Alternative 1 would allocate 4.974 million lb (2,256 mt) to the commercial sector and 24.285 million lb (11,015 mt) to the recreational sector, reflecting the percentage allocations specified in the FMP (i.e., the 17-percent commercial/83-percent recreational sector split). Alternative 2 would allocate 7.486 million lb (3,396 mt) to the commercial sector and 24.719 million lb (11,212 mt) to the recreational sector. Alternative 3 would allocate 7.678 million lb (3,483 mt) to the commercial sector and 20.380 million lb (9,244 mt) to the recreational sector, reflecting the commercial harvest level that was in place in 2008 (i.e., status quo). The NMFS preferred alternative, not included in the Draft EA, would allocate 9.731 million lb (4,414 mt) to the commercial sector and 19.528 million lb (8,858 mt) to the recreational sector (Table 2), consistent with the Council's recommendation to utilize the recent updated projection for 2009 recreational harvest.

Table 2. Proposed 2009 Atlantic Bluefish Specification Alternatives for TAL, Commercial Quota, and RHL (million lb).

TALCommercial QuotaRHL
Alternative 129.356 (13,316 mt)4.974 (2,256 mt)24.285 (11,015 mt)
Alternative 232.205 (14,608 mt)7.486 (3,396 mt)24.719 (11,212 mt)
Alternative 328.156 (12,771 mt)7.678 (3,483 mt)20.380 (9,244 mt)
NMFS Preferred29.356 (13,316 mt)9.731 (4,414 mt)19.528 (8,858 mt)

For the commercial sector, the recommended coast-wide quota is approximately 26 percent higher than the 2008 commercial quota, and 86 percent higher than 2008 commercial landings. Based on available data, approximately 32 percent of the TAL was not harvested during the 2008 fishing year. Only one state, New York, fully harvested its initial bluefish quota and received allocation transfers from other states in 2008. Four additional states, Massachusetts, Rhode Island, New Jersey, and North Carolina, harvested more than 50 percent of their bluefish quotas, while the remaining states only harvested between 0 and 40 percent of their allocations. Given these recent trends in landings, it is unlikely that the proposed TAL will be fully harvested in 2009, resulting in no overall coastwide economic impacts on the bluefish fishery. The economic impacts of the NMFS preferred Start Printed Page 9075alternative are therefore likely to be neutral or positive relative to the status quo and other alternatives. For states that did not harvest their quotas in 2008, the proposed 2009 quotas are also not expected to result in any detrimental impacts. For states that exceeded their initial quota allocations in 2008, but received quota transfers from other states, the apparent economic losses would likely be mitigated by quota transfers during 2009, therefore resulting in no overall impacts. For states that exceeded their post-transfer quota allocations in 2008, any economic impacts would be solely due to the overage in landings.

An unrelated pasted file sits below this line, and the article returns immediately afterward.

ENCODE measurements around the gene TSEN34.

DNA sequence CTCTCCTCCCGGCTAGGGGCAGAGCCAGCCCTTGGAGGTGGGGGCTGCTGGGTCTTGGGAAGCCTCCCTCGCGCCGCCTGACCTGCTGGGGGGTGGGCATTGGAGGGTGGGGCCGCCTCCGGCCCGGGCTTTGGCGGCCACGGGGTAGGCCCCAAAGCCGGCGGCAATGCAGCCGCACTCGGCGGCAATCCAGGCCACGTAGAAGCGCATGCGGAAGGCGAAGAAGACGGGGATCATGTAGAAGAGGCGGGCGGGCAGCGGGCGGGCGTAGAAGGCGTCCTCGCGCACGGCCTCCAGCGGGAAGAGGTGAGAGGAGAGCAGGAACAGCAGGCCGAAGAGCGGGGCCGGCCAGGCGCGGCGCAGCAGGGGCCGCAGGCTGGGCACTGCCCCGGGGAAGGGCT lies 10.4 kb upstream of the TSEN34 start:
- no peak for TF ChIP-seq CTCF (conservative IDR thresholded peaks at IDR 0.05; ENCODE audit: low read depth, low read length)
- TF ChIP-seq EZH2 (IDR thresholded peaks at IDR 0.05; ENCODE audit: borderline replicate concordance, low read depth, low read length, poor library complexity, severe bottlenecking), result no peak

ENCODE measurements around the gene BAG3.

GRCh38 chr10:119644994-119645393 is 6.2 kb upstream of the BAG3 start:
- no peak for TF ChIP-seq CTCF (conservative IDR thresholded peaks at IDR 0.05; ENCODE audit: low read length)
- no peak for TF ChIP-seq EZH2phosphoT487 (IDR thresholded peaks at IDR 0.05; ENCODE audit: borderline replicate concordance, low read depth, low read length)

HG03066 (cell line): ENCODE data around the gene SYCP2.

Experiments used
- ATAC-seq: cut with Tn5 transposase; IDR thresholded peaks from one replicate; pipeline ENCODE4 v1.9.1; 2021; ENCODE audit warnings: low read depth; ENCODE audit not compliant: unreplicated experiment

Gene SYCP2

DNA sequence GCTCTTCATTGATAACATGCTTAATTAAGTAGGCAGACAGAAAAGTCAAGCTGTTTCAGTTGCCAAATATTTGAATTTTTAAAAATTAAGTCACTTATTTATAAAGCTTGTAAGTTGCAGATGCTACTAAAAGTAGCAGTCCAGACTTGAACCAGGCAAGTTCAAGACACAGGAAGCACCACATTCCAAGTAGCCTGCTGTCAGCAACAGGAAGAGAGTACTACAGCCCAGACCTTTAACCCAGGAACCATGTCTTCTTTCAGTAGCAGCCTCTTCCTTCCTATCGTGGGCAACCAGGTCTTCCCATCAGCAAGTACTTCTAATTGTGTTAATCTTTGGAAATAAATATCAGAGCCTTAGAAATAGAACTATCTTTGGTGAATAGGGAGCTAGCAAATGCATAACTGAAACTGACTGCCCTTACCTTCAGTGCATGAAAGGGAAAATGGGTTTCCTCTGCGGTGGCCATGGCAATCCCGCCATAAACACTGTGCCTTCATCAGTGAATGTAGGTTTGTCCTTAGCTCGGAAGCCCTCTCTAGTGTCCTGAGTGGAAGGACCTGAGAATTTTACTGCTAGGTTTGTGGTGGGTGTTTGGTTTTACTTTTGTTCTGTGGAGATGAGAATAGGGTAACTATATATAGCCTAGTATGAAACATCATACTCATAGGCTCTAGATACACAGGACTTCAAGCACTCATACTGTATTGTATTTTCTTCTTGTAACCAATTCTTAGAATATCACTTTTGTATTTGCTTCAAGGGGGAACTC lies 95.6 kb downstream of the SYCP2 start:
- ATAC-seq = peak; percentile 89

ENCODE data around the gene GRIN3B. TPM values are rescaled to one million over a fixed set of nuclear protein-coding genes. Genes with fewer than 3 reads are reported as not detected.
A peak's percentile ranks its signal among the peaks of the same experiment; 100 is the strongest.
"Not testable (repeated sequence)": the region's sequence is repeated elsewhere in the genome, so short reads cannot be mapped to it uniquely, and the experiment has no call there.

Impacts on individual commercial vessels were assessed by conducting a threshold analysis using the dealer reports for the 709 vessels that landed bluefish from Maine through North Carolina in 2007. For Alternative 1, the 2009 commercial quota would be approximately 35 percent lower than in 2008. The analysis projected that there would be no revenue change for 36 vessels, while 602 vessels could incur slight revenue losses of less than 5 percent. Approximately 71 vessels would incur revenue losses of more than 5 percent, including 16 vessels that would incur revenue losses of at least 40 percent. The majority of these vessels have home ports in New York and New Jersey. Of the 71 vessels that may experience revenue losses of at least 5 percent, 30 percent had gross sales of $1,000 or less, and 58 percent had gross sales of $10,000 or less, indicating that dependence on income from fishing for some of these vessels is very small.